Tuesday, December 26, 2023

For Giants' Casey Kreiter, football is a snap and he's got it down to a science


New York Giants long snapper Casey Kreiter (58) adjusting his jersey before the start of an NFL football game against Washington Football Team, Sunday, Nov. 8, 2020, in Landover, Md. Credit: Al Drago


By Kimberly Jones


Updated December 23, 2023 5:41 pm

Casey Kreiter is a student of the game.

The Giants' long snapper takes his job seriously. He also takes it home with him.

“It’s truly like art,” Kreiter said in a conversation with Newsday. “My family thinks I’m nuts because I can talk pass protection for hours.”

If there were such a thing as eating, sleeping and breathing a job, Kreiter probably would sign up. He loves what he does.

And Giants special teams coordinator Thomas McGaughey counts on him, to say the least.

“Casey’s the glue,” McGaughey said. “He’s the glue to our special teams unit. He is the quarterback of our punt team. He’s a great leader, he’s insightful, he thinks like a coach on the field.

"He gets the guys together every week. He does his own scouting report, writes it on the board, they come in, they watch it, they talk about it, each unit as a whole, and I couldn’t begin to explain to you how much he means to us as a special teams group.”

Those words meant a lot to Kreiter. Long snappers aren’t often singled out.

“It’s a thankless job,” McGaughey said.

To Kreiter, doing his job in relative anonymity is ideal. Nobody notices a great long snap. But everyone can recognize one that gets away.

Kreiter is a perfectionist because he has to be.

“I was a guy who learned to snap by doing it,” he said. “When I’m snapping now — and I don’t watch my snap because I have to protect — but I can tell you within six inches where the snap ends up on the punter’s catch just based on how it feels leaving my hand. But that’s because I’ve snapped millions of football in my life.”


“Easily in the millions,” he said. “I was a guy who learned how to snap by just doing it. I had to feel my way into perfecting it. Hundreds of snaps a day, any target. I wasn’t in camps, was kind of self-taught, and I take a lot of pride in that.”

Between six-tenths and seven-tenths of a second isn’t a lot of time, but that's the range of time long snappers have to deliver the ball. Kreiter said there’s some wiggle room there, but not a lot. And there also are potential pitfalls.

“If you snap the ball as a long snapper really, really fast but you’re not consistent, you may be adding time on the back end for the punter to adjust,” Kreiter said. “If he’s not comfortable catching the ball, it just adds time.

"If you’re not on the fast end of snapping but the punter is super-comfortable and you’re consistent, he knows where the ball’s going to be and he can be faster on his end. It’s a little like jazz. There’s a marriage between the punter and the snapper.”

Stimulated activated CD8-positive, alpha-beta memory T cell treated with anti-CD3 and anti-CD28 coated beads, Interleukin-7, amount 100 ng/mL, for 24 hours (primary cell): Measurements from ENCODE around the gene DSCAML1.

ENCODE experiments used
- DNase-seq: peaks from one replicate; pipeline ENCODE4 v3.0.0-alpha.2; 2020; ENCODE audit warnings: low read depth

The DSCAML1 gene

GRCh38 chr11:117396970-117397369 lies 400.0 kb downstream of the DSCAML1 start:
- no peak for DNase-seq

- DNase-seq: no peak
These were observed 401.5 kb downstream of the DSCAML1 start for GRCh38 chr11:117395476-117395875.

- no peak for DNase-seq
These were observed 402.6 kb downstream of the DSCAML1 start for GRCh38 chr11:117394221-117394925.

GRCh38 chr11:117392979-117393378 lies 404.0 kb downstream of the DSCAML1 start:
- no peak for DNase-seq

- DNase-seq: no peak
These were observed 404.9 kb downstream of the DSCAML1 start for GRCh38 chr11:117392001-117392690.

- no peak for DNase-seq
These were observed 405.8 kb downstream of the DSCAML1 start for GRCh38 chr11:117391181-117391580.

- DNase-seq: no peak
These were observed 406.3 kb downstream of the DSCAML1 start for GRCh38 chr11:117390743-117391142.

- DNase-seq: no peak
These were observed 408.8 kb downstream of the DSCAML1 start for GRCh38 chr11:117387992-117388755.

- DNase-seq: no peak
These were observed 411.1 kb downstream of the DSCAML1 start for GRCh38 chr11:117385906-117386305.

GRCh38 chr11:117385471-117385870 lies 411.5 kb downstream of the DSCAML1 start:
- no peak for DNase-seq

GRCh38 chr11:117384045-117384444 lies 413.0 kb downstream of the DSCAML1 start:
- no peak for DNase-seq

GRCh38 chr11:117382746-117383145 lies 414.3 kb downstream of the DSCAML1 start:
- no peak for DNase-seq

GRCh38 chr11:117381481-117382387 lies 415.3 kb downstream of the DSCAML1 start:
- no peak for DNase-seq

Just ask former Giants long snapper Zak DeOssie, who played 13 seasons, made two Pro Bowls and was a two-time Super Bowl champion.

He told Newsday that when he was playing, he spent more time with his teammates on special teams than he did with his wife.

Buffalo long snapper Reid Ferguson summarized the job in this way: “I would say the hardest part of the position is being able to diagnose what the defense is trying to do pre-snap, delivering a perfect snap to your punter, then getting your head back up to block the defender.”

Kreiter knows he can control only what he can control.

“If you’re in your snap longer and you snap [the ball] faster but you don’t block the guy in front of you and the punt gets blocked, you don’t have anything to cover,'' he said. "It’s about trying to find the right marriage with everything.”

A year ago, the Giants' upback/punt protector was Julian Love. When he left in free agency, safety Dane Belton took over that role.

For Belton, the job is about “calling what I see. Making sure everyone’s on the same page. It’s really talking a lot to Casey [and sometimes the guards] on the punt teams. We have a lot of calls, so it’s about making sure everyone is on the same page, is set and we’re ready to go.

"Casey is the one guy who can coach every spot to perfection, top to bottom. He’s seen so many looks. He’s really a coach on the field. He’s the guy.”

Belton estimates there is “probably 1.2 seconds” to ultimately get a kick off.

“If you mess up,” he said, “they’re back there blocking the punt.”

Not on Kreiter’s watch.

“He’s a professional’s professional,” Belton said. “He takes pride in everything he does. He leads us in the right direction. Just being able to rely on Casey to answer questions, he always knows the answer and he’s going to make sure we’re on the right page.”

By Kimberly Jones


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